Rasmussen's Indy Lights win at Road America "feels like home"

Joe Skibinski/Penske Entertainment

Rasmussen's Indy Lights win at Road America "feels like home"

Road to Indy

Rasmussen's Indy Lights win at Road America "feels like home"


If you’ve followed the brief Road to Indy career of Denmark’s Christian Rasmussen, his breakthrough Indy Lights win last weekend at Road America came as anything but a surprise.

The Andretti Autosport driver’s story so far on the RTI is one of exceptional achievement. As a teen, Rasmussen won the USF2000 championship in 2020 and used the advancement prize to reach Indy Pro 2000 in 2021, where he promptly won the title and used a second advancement prize to reach Indy Lights this year with the defending series champions.

Like Spencer Pigot and Kyle Kirkwood before him, the Dane, who turns 22 at the end of the month, is aiming to win at all three RTI levels and take the three-tiered success into IndyCar with the best advancement prize of all, more than $1 million to bring to a team for three guaranteed races, including the Indianapolis 500.

Rasmussen dominated the opening race of the year at St. Petersburg, but lost his chance to win on debut when the No. 28 Andretti entry ran dry of fuel with two laps to go. An incident in round two while fighting for fifth-place left Rasmussen with a second consecutive finish towards the bottom of the field, and with a serious hole to dig out from, he responded with a fourth and a second on the IMS road course.

Detroit’s Belle Isle presented another setback with two meetings with the wall and a pair of 13th-place finishes, and with the hallway point of the season arriving at Road America, Rasmussen made good on the promise he showed to start the season.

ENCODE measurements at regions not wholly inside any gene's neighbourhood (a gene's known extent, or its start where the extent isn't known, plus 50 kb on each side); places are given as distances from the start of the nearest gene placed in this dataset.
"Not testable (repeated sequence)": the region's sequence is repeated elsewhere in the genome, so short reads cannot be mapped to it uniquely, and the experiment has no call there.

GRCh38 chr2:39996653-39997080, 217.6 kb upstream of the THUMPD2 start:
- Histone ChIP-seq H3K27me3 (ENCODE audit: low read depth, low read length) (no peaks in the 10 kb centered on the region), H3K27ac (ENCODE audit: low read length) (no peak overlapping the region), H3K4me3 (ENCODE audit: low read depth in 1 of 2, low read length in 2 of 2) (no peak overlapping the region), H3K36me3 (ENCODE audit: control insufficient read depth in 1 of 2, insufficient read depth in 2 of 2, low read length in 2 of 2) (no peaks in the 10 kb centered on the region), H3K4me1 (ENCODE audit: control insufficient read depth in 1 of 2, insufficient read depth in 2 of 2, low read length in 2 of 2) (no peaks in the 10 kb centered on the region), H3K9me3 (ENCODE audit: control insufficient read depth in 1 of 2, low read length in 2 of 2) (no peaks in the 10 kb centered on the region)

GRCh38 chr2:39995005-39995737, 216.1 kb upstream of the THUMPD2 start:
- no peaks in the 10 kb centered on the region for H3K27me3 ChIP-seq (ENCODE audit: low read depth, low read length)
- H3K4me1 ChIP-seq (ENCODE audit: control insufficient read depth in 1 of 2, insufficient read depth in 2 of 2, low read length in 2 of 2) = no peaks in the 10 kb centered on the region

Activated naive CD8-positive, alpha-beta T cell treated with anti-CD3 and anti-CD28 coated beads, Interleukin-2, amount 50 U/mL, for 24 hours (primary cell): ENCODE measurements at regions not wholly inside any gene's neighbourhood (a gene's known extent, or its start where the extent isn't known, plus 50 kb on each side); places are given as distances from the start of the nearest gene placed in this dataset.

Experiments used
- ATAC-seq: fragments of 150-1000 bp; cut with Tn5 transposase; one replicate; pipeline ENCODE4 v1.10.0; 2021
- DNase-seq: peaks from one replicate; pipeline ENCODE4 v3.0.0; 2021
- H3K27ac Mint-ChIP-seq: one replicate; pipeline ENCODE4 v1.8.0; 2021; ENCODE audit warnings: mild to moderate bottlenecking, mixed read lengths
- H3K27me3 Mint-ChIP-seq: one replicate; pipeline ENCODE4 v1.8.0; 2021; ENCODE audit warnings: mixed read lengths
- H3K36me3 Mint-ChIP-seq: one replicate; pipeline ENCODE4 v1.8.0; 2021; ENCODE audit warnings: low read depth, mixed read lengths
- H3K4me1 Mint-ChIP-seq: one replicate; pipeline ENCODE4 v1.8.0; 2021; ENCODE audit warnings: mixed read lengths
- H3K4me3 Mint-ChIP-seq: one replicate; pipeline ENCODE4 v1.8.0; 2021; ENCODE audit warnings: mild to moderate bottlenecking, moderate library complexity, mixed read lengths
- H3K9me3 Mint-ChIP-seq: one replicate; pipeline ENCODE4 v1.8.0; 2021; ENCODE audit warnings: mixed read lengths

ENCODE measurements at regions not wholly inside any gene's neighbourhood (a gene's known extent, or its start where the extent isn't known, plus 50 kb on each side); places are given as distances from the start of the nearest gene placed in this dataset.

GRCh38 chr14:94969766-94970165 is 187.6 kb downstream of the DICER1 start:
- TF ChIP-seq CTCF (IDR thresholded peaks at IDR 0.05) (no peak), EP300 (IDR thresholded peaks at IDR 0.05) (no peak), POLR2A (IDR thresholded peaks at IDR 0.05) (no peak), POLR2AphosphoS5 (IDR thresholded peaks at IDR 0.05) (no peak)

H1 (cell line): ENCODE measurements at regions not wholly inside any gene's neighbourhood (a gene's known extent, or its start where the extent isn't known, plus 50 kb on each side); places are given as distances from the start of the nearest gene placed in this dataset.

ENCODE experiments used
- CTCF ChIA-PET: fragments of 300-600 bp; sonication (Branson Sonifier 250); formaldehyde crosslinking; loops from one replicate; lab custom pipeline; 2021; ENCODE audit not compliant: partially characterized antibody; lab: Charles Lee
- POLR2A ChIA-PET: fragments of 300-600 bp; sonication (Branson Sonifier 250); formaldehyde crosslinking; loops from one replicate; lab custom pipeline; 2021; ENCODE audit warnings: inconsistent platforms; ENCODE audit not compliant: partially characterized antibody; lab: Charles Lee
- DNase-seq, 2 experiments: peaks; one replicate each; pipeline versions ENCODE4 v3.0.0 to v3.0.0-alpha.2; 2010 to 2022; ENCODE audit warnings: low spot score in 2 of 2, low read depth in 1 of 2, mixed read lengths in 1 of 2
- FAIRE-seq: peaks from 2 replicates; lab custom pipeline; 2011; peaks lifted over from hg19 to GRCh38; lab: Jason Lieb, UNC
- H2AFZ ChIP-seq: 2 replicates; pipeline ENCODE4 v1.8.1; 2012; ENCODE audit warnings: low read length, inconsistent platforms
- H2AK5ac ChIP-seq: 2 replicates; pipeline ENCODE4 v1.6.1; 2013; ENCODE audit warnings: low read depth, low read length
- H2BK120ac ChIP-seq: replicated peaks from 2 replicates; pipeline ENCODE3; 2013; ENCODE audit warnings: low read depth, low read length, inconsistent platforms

“I felt like we deserved it and St. Pete didn’t get it,” he told RACER. “But knew I was able to compete. So finally getting it done, especially after a shocker weekend in Detroit, was definitely a great feeling. Now I just have to carry the momentum into the rest of the season, get as many race wins as we can and see where we stack up.”

For a kid that’s only known winning since turning his attention to American open-wheel racing — 19 RTI victories prior to earning his 20th at Road America — he’ll need to become a regular visitor to victory lane if he wants to improve from P6 in the championship over the next seven races.

After winning Road America, Rasmussen’s eyes were alight with fulfillment. Despite having to wait several months to correct St. Pete’s outcome, he left Wisconsin with the look of someone who plans on making many returns to the top step of the podium.

“It feels like home,” he said. “It feels like it’s been a while, so I’ve waited for this win to get the first one done.”

Rasmussen’s teammate Matty Brabham and HMD Motorsports with Dale Coyne Racing driver Danial Frost have also won one race apiece, joining HMD’s four-time winner and runaway championship leader Linus Lundqvist. As much as the Andretti driver appreciates the diversity at the front of the field, one also gets the feeling he wouldn’t mind making the seven remaining races a tiring affair for his rivals.

“I think it’s a good thing, in a way, to show everyone that it’s as competitive of a series as it is because more of us keep winning and getting poles and I think it makes for fun racing where so many good guys are able to run up front,” he said.

“We all see it in F1 where it’s just one guy winning all the time, but the fans find it a little bit boring, so I think it’s great that — if you want to get better as a driver — you want to run against the best of the best. I feel like that’s what we’re doing here.”